@Kylotan: will _MSC_VER work if the end user is using a different compiler? I'm using MinGW, not MSVC.


The point is that whatever library you're making, at some point, will need to do something Windows-specific and call Windows APIs at some level, as I'm sure you're aware. I assume there's more than you just needing a few types. Avoiding the inclusion of windows.h from a header is nearly impossible, even for MinGW. So, simply include the windows header if you're on windows and otherwise define the types because they won't otherwise exist.

Like I said, look at a well-established cross platform library, such as Boost. You can get a good idea what a cross platform library does for platform-specific issues (at some level, there are always platform specific issues). For example, Boost has different configurations for different compilers and platforms which result in certain defines. Libraries then use the defines provided by the configurations to include the appropriate libraries and perform the right behavior.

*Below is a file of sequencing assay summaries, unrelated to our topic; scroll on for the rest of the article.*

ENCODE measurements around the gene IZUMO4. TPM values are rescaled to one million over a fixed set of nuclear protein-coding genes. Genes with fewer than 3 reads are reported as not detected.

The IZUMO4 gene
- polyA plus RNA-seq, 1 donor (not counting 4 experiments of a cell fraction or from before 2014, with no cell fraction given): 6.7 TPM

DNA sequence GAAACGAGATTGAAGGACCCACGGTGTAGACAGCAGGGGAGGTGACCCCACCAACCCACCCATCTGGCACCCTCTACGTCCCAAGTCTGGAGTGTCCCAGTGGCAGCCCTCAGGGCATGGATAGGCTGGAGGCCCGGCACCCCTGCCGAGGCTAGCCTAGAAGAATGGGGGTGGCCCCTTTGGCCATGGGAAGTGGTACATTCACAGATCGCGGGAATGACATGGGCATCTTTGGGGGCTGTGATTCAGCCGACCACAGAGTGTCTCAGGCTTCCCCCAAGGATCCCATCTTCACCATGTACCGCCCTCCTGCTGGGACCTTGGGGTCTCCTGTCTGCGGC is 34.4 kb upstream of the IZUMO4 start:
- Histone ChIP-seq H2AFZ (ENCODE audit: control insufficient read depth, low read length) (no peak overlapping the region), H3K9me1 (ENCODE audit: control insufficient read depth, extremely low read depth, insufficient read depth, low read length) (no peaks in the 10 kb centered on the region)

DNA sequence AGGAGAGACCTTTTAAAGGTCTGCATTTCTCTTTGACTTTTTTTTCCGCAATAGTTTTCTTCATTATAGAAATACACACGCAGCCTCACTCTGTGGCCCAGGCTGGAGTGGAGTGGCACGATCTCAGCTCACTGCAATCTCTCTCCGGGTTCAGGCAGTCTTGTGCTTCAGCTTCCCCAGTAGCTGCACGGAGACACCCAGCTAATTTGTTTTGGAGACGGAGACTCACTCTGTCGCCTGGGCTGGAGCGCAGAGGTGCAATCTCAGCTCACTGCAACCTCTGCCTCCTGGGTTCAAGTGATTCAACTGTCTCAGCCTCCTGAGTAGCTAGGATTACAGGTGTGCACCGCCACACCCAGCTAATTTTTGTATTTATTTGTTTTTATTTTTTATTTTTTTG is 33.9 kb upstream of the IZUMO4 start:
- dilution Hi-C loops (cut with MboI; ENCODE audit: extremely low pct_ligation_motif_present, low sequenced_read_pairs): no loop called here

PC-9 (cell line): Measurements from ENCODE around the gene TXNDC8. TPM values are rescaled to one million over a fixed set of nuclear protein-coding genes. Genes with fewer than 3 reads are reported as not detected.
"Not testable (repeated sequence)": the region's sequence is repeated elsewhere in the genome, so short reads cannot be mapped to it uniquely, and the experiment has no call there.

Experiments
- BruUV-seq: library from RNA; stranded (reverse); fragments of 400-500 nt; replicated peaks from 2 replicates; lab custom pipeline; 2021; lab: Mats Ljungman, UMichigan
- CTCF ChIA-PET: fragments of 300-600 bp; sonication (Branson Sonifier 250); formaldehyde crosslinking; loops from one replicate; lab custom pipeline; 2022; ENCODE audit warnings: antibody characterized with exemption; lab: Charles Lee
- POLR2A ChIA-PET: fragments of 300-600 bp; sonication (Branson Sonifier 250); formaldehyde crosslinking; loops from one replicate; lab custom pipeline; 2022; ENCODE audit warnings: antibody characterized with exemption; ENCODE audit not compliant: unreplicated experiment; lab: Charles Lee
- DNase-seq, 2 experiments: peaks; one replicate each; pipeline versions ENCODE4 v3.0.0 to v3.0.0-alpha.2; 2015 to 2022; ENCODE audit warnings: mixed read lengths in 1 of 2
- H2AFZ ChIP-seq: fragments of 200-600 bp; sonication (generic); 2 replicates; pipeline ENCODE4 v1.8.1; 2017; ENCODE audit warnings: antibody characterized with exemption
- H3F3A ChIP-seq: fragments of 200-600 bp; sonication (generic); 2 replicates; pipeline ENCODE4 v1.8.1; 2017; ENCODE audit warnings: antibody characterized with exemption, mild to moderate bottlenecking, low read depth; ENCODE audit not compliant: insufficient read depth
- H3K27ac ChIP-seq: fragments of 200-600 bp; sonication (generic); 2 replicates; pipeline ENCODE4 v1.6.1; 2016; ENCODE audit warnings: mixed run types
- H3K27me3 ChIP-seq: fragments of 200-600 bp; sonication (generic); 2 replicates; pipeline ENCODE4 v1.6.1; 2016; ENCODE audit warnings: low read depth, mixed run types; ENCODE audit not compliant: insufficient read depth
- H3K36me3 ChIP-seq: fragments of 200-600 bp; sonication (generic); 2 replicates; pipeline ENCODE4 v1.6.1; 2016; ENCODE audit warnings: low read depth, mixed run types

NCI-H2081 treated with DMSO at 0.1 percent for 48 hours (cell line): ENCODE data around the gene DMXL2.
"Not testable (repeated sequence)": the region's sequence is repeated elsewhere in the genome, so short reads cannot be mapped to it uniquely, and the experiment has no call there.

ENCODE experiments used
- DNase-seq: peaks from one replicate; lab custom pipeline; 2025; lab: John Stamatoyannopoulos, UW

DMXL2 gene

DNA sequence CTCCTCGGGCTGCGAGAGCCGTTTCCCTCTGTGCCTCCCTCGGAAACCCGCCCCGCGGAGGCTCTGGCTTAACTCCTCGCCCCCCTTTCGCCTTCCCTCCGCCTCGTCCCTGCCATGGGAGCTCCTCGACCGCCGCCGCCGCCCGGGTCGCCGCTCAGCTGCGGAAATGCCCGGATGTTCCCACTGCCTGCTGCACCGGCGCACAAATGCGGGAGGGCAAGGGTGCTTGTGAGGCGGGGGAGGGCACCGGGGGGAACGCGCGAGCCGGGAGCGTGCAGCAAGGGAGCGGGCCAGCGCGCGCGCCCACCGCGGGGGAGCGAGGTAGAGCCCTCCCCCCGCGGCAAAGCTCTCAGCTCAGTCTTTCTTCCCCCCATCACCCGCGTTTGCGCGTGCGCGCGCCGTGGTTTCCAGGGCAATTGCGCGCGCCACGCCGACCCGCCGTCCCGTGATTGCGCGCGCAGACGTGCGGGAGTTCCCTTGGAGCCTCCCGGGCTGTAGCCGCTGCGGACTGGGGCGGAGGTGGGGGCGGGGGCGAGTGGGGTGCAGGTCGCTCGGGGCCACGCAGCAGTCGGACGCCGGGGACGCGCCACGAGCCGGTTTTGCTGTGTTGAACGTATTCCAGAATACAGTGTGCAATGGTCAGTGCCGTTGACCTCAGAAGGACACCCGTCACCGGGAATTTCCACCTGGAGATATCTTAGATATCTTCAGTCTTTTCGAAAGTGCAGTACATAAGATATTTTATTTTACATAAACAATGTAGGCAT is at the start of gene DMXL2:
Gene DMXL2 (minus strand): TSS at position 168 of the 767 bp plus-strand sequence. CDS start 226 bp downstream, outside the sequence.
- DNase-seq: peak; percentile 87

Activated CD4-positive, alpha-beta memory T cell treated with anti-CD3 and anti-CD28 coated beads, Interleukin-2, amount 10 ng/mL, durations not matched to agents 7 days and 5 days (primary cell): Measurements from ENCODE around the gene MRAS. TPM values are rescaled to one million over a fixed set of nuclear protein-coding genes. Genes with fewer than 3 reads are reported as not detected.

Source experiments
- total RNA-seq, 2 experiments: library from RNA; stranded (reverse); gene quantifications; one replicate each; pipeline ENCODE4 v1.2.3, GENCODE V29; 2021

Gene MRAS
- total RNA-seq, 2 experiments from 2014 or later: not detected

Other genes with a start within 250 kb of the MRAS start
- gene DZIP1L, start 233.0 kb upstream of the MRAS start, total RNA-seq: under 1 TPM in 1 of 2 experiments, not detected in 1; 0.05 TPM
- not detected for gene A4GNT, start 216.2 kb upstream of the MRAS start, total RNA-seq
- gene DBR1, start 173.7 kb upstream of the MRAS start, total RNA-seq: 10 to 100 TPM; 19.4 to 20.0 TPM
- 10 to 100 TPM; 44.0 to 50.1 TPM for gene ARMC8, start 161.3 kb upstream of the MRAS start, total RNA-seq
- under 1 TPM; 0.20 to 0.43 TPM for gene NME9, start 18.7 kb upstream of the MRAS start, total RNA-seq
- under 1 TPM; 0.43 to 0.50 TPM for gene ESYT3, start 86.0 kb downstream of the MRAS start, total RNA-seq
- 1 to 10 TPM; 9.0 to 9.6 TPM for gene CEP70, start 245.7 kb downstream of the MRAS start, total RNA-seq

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Cross platform doesn't necessarily need such #ifdefs: when using only standard C++, and multiplatform libraries such as SDL, OpenGL, lib ogg, GTK, Qt, wxwidgets, boost, ..., then there's almost no situation possible where you need different code for a different platform because the libraries handle all that for you.

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True enough on things like SDL and actually rendering with OGL, but each platform has a different set up. In Windows' case (with OpenGL) there are the wglXXXX functions, etc. There's still platform specifics, and I want to be able to just swap DLLs (OK, and change a LoadLibrary() call) to switch between DirectX and OpenGL.